By Beth Christian Broschart
A headline in The Inter-Mountain in 2008 read, "If you build it, they will skate." Fueled by a desire to enjoy their sport, about 20 youths worked with adults in the Elkins community to help make their dream come true - a skatepark where youth could kick-flip their skateboards through the air and grind rails without the fear of being fined or having their boards confiscated.
Now the well-used skatepark, located in Glendale Park, is in need of some repairs, updates and additions.
The group that formed years ago, Youth Empowered Solutions is still going strong and looking for support from the city of Elkins, the Randolph County Commission and concerned residents as its members work to raise funds for the enhancements.
In April, members of YES, with adult sponsor Alice Sabatino, asked Elkins City Council for funding help for the additions and updates to the equipment in the skatepark. Mayor Van Broughton said he would refer the request to the council's Finance Committee.
The approximate cost for the updates is $2,500 for materials.
"Members of YES and their adult sponsors will use AmeriCorps volunteers to construct the new equipment for the skatepark," Broughton, who has long been a supporter of the park, said.
The group has a wish list of items for the park, leading with a mini-ramp that is 3 feet tall and 16 feet wide. Xtremeskater.com says mini ramps are mostly used for liptricks. This ramp is efficient for skateparks because the rider can execute many tricks and maneuvers and spend many minutes riding non-stop in such a small, finate space.
A funbox is another need at the skatepark. This consists of a box-shaped flat top, with ramps on two or more sides.
Other rhings on the group's list of must-have items are kickers, ledges, a manual pad, a tiered ledge and a 3-foot bank.
"I appreciate these kids," Broughton said. "They have taken ownership of this park because they helped raise the funds to help build the skatepark. They appreciate it because they had a hand in making it happen. And this is something they want to see expand and grow. They can hand this down to their children."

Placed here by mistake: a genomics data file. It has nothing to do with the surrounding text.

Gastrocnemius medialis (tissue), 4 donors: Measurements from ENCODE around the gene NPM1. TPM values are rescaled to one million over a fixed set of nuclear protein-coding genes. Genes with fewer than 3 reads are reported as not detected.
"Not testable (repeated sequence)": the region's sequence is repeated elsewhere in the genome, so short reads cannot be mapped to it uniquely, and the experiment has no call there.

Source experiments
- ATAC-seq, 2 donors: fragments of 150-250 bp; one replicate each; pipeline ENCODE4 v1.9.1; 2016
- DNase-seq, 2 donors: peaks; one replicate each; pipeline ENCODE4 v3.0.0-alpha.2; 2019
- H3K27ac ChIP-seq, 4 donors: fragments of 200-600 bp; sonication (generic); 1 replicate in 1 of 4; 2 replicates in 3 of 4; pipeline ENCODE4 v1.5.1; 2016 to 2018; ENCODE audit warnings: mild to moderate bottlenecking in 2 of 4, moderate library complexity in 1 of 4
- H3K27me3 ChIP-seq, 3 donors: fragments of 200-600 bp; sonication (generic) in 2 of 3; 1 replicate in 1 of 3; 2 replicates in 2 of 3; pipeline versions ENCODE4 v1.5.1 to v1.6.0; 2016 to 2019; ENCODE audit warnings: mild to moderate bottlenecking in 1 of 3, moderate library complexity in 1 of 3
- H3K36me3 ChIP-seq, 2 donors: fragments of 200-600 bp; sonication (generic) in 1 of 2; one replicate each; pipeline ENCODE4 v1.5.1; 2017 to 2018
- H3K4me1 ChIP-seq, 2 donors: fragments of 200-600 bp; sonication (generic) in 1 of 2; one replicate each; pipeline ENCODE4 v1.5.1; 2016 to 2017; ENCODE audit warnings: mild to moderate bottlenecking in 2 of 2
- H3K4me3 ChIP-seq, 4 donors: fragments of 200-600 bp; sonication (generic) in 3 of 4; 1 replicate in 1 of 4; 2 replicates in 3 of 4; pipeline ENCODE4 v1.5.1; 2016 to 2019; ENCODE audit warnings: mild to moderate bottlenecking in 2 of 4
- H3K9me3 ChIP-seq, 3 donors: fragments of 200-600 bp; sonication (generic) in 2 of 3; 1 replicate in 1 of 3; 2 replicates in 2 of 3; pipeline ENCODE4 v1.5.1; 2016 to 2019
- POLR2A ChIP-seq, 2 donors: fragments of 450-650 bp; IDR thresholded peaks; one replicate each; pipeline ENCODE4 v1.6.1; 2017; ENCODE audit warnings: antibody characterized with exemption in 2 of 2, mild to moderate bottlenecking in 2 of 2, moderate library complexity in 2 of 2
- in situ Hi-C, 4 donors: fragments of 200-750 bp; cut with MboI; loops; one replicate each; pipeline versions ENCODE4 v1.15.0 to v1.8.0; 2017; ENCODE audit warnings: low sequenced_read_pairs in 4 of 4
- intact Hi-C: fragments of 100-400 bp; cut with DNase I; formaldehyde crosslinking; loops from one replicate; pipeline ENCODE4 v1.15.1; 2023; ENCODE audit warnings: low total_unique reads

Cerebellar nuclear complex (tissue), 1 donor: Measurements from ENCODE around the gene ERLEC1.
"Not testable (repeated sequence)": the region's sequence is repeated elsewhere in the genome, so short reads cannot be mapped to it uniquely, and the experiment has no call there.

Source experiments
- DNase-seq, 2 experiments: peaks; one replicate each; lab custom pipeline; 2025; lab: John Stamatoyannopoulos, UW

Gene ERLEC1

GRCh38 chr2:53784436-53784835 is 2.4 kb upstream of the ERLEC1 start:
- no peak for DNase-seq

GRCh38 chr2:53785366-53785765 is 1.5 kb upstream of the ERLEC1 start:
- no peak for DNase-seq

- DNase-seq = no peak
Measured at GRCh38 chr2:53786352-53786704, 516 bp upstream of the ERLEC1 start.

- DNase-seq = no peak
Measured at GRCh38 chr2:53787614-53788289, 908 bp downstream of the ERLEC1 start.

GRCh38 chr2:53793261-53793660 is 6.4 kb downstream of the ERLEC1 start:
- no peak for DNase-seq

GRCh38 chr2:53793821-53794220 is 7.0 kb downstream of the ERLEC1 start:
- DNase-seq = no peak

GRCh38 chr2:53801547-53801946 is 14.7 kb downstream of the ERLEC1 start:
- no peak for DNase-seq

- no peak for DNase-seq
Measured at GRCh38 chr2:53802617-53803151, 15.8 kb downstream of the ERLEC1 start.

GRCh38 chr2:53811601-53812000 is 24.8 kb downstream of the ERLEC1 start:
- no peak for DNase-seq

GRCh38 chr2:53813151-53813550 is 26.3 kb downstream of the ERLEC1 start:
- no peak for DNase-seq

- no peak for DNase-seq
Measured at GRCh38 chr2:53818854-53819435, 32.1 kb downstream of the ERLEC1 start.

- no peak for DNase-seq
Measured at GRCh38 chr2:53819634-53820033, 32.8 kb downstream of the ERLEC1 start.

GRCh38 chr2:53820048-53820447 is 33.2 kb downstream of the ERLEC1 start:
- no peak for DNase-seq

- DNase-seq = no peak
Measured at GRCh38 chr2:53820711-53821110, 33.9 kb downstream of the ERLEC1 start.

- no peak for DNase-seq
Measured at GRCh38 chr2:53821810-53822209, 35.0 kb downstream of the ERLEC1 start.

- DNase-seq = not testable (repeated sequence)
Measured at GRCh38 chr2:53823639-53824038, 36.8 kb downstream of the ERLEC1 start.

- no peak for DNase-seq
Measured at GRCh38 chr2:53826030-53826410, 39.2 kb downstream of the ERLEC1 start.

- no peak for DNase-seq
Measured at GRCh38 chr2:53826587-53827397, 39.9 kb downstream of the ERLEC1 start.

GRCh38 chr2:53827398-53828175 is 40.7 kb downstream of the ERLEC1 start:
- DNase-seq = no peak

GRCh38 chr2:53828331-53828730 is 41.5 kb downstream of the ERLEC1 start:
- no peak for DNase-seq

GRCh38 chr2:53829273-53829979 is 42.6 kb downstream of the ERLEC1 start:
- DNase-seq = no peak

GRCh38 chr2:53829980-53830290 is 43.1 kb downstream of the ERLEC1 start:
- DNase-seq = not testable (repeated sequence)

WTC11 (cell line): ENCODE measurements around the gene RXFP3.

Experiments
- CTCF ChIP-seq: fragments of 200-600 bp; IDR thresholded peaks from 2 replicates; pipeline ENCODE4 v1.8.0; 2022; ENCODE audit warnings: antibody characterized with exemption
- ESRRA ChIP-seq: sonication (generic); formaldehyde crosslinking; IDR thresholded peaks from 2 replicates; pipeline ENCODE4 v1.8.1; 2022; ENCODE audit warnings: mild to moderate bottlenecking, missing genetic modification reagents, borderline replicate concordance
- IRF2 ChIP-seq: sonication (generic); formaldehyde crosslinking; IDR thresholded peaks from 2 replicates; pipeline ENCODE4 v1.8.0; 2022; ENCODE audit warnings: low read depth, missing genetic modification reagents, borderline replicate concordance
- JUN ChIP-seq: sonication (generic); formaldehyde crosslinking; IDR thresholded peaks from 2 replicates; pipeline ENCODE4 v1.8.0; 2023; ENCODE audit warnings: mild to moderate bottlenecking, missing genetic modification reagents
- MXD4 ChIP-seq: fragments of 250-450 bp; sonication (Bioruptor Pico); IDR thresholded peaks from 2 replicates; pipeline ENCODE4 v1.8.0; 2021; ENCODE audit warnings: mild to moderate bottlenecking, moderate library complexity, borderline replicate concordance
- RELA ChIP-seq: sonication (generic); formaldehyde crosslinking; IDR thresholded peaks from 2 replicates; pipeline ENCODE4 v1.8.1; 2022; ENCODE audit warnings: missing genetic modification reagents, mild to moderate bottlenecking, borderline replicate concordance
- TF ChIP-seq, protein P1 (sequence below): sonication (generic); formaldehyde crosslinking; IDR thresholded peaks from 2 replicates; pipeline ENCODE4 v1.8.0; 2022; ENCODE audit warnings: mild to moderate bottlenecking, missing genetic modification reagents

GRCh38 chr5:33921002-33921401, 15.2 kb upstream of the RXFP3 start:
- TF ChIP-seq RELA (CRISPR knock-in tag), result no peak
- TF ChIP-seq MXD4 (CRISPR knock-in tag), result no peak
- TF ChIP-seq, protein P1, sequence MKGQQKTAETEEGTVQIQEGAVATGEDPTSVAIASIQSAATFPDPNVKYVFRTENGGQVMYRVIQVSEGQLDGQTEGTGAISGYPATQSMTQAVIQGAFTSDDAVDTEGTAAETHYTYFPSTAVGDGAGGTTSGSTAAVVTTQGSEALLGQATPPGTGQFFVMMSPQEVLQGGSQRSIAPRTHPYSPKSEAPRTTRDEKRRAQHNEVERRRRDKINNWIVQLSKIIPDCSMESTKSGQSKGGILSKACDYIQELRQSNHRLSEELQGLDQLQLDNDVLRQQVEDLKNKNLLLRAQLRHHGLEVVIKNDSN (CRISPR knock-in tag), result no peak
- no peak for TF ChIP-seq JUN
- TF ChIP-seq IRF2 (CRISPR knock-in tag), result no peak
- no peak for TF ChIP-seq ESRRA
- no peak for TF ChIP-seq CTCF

Broughton said the addition of restrooms and water at Glendale Park will only help the skatepark grow and expand.
"There are plans for several competitions this summer at the skatepark," Broughton said. "Kids come from other towns and communities to use our skatepark because it is so nice. We are very proud to have this kind of a facility where skaters have challenging equipment and where they can participate in their sport in a safe environment, far from the dangers of cars."
Elkins City Council passed an ordinance in the late 1990s making skating virtually illegal in Elkins, imposing fines and giving officers permission to confiscate skate boards. YES was formed after that to help youth come together to raise the funds for the skatepark.
"Changing the attitude toward skaters was the hardest thing back then," Sabatino said. "There was a persona that they were all bad kids, but they are just athletes trying to participate in their sport."
The group succeeded, and with help from many donors, the skatepark opened in August 2008, at a total cost of $129,000. Funding came from various donors, including Snowshoe Mountain Resort, which donated $19,500 worth of equipment; $5,000 from the Tony Hawk Foundation; $15,000 from the city of Elkins; $4,000 from the Randolph County Commission; and land from the Elkins Parks and Recreation Commission. Fundraisers such as a poker run sponsored by Fudlees, many private donations and money collected in donation jars at Lynn's Service Station, Elkins Sunoco, Free Style Skateshop and Mama's Kitchen helped collect the balance.
Information about donations and the Elkins Skatepark is available online at randolphcountyyouth.org or on Facebook.